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Supporting Sydney's Icons

Melbourne based engineering firm Calbah Industries recently completed two key projects that are literally helping support two of Sydney’s most famous icons - the ANZAC Bridge and the Sydney Opera house.

The ANZAC bridge, servicing central Sydney for 15 years, now carries in excess of 100,000 vehicles a day. The iconic bridge has undergone a significant maintenance program for the past 12 months to ensure its effective operation well into the future. Calbah were engaged by principal contractor Baulderstone to fabricate the structural steel reinforcing to strengthen the bridge for future increased traffic loads. Calbah also fabricated the aluminium catwalks to provide permanent maintenance access to parts of the bridge which were previously difficult to reach.

Baulderstone project manager Brendan Muscat complimented Calbah on its role in the project. “The quality from Calbah was excellent and the complex structural components all came together seamlessly.”

While its contribution to the ANZAC Bridge is clearly visible, Calbah’s role in supporting Sydney’s famous Opera House is more discreet. Principal contractor, John Holland embarked on its $152 million dollar upgrade of the Sydney Opera House in November last year - the biggest building works on the site since its opening in October 1973. Part of that project is the excavation and construction of a new access road and loading dock UNDER the existing forecourt and vehicle concourse. Calbah’s contribution was to fabricate the vital temporary and permanent underpinning props - literally ‘holding up’ one of Australia’s most recognised landmarks.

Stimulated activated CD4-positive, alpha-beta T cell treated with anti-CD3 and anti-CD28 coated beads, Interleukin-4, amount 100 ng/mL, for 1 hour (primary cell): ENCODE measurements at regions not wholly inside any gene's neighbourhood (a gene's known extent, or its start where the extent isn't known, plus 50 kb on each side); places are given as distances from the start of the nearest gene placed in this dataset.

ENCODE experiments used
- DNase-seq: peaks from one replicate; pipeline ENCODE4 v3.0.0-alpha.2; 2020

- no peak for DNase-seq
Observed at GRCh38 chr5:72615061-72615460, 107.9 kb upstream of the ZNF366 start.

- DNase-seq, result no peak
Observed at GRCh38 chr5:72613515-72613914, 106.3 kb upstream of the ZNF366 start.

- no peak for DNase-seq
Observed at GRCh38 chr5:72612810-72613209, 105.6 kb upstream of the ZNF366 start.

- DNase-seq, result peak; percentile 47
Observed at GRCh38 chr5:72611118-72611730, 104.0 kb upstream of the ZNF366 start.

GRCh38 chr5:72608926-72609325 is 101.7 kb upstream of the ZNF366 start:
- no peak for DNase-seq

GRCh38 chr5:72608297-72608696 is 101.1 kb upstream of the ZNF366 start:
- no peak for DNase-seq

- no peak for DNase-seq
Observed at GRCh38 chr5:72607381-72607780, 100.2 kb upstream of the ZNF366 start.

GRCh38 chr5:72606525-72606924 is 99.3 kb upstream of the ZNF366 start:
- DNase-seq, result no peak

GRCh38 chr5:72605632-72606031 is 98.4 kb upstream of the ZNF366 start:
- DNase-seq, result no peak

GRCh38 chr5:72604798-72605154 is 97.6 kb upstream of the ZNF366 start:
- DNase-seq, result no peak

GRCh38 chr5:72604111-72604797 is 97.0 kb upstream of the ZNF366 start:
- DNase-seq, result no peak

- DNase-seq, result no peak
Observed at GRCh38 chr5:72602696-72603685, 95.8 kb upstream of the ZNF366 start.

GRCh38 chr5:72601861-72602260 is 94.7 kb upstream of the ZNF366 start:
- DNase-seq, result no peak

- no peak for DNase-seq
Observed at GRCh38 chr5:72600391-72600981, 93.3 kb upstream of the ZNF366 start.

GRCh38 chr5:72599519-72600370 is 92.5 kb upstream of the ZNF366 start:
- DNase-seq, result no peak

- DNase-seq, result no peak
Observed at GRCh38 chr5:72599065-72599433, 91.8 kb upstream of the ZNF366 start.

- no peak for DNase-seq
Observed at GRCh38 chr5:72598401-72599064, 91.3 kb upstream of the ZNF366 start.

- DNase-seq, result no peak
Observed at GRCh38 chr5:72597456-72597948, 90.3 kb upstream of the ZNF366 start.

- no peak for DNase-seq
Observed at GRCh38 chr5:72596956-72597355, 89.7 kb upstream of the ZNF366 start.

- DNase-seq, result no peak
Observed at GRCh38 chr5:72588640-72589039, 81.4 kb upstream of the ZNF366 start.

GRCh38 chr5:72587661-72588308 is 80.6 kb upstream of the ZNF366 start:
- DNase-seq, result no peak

Formed 15 years ago as a specialist design and steel fabrication shop, Calbah has progressively expanded its capability in the rail, mining and offshore industries. Founder and current MD, Chester Baker reflected “Specialisation in these highly technical arenas drove our continuous improvement, expanding the Calbah team and earning the quality, welding and design qualifications necessary to compete in these markets. This focus all those years ago has equipped us with the necessary skills to successfully compete for technically complex projects like the ANZAC Bridge and Sydney Opera House upgrades.”

The chances are you may not remember ever having seen a Calbah product! Yet they can be found deep underground (mining emergency relief chambers) and deep under the sea (manifold frames for flushing and testing valuable sub-sea assets). They are in rail yards (specialist maintenance equipment) and
protecting workers all around the country (Calbah Safety Rail Systems). Your goods may have travelled in them (open and closed offshore containers) and your water may have travelled through them (pipes and formwork for desalination plants in SA and Vic). If you’ve crossed a bridge or read a sign on a road gantry you are likely to have been supported or directed by them. You may not remember having seen them, but you will undoubtedly have benefitted from them being there.